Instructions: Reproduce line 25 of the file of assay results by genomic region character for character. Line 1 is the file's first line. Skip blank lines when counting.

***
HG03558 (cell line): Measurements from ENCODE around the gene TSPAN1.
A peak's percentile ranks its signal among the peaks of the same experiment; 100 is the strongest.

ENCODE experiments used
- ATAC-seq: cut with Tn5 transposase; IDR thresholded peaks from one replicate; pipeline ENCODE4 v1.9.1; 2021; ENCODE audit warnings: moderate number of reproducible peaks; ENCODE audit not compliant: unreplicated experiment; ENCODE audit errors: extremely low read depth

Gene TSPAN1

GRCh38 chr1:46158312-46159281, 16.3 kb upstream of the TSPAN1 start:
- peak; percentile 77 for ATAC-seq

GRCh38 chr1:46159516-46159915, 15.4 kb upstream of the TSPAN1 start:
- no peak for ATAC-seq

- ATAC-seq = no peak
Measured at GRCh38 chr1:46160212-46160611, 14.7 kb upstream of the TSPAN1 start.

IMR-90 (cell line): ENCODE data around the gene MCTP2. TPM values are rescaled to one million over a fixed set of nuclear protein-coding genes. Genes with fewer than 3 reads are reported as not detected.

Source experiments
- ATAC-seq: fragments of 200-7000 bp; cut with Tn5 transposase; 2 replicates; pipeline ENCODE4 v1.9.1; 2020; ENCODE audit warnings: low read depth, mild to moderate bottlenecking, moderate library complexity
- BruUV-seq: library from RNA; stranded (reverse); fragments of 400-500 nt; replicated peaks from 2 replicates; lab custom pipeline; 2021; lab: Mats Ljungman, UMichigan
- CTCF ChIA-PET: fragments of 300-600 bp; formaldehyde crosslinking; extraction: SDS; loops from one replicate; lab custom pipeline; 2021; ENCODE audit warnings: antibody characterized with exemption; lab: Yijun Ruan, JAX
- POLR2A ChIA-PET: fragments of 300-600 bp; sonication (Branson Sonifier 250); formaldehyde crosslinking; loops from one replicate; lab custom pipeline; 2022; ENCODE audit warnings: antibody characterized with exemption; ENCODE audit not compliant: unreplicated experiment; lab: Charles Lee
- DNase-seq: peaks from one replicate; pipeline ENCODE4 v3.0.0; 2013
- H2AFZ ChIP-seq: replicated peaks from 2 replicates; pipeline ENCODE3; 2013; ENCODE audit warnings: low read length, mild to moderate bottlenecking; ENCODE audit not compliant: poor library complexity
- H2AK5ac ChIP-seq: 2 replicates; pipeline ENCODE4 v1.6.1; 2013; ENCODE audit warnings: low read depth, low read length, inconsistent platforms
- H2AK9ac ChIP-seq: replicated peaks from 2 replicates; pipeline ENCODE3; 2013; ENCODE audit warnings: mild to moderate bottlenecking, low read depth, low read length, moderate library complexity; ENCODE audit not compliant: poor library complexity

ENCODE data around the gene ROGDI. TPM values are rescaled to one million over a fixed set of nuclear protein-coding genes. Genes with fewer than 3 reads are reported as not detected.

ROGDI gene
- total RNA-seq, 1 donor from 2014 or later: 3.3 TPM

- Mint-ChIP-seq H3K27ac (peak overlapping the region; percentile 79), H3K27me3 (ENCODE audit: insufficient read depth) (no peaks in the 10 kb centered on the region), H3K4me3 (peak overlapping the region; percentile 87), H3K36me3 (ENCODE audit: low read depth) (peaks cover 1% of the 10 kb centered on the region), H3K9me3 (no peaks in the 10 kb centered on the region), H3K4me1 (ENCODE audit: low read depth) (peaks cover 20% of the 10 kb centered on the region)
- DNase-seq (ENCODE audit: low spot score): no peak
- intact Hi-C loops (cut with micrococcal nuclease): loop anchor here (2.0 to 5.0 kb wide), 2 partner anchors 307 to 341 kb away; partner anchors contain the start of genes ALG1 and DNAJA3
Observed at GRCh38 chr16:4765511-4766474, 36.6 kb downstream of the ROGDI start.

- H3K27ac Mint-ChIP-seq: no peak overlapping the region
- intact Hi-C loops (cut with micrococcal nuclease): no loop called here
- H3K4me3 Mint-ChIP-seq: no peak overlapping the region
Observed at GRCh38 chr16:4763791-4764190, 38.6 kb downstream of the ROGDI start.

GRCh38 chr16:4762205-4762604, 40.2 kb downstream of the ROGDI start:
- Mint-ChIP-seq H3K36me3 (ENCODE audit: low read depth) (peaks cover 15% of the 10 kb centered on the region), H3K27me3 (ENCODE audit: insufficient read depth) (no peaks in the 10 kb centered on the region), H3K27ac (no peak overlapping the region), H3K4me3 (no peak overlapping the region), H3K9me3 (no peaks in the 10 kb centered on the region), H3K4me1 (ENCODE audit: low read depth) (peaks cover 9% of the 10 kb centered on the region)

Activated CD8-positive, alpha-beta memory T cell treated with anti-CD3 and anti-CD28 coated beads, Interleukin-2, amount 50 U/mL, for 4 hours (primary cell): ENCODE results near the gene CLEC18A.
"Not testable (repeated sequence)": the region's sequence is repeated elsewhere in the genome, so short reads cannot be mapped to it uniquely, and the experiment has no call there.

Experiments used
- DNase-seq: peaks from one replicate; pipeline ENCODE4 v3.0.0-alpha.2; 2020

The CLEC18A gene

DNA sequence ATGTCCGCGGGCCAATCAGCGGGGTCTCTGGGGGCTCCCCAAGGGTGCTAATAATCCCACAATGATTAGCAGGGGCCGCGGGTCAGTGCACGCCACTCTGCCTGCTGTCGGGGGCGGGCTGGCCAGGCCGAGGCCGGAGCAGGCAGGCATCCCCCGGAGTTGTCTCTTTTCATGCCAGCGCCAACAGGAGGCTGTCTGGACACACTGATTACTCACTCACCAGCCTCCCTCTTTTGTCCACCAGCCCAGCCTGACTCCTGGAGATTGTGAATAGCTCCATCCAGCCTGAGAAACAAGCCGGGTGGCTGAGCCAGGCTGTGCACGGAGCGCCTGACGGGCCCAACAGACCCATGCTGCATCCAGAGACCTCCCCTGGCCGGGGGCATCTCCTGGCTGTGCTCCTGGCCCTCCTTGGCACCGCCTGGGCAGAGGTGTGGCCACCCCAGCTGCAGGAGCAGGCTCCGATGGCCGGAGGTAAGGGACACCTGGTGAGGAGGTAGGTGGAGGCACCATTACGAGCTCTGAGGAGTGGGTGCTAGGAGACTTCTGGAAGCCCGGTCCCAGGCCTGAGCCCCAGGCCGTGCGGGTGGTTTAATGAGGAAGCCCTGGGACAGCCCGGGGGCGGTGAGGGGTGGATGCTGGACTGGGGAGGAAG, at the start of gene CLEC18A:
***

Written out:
- Mint-ChIP-seq H3K27ac (peak overlapping the region; percentile 79), H3K27me3 (ENCODE audit: insufficient read depth) (no peaks in the 10 kb centered on the region), H3K4me3 (peak overlapping the region; percentile 87), H3K36me3 (ENCODE audit: low read depth) (peaks cover 1% of the 10 kb centered on the region), H3K9me3 (no peaks in the 10 kb centered on the region), H3K4me1 (ENCODE audit: low read depth) (peaks cover 20% of the 10 kb centered on the region)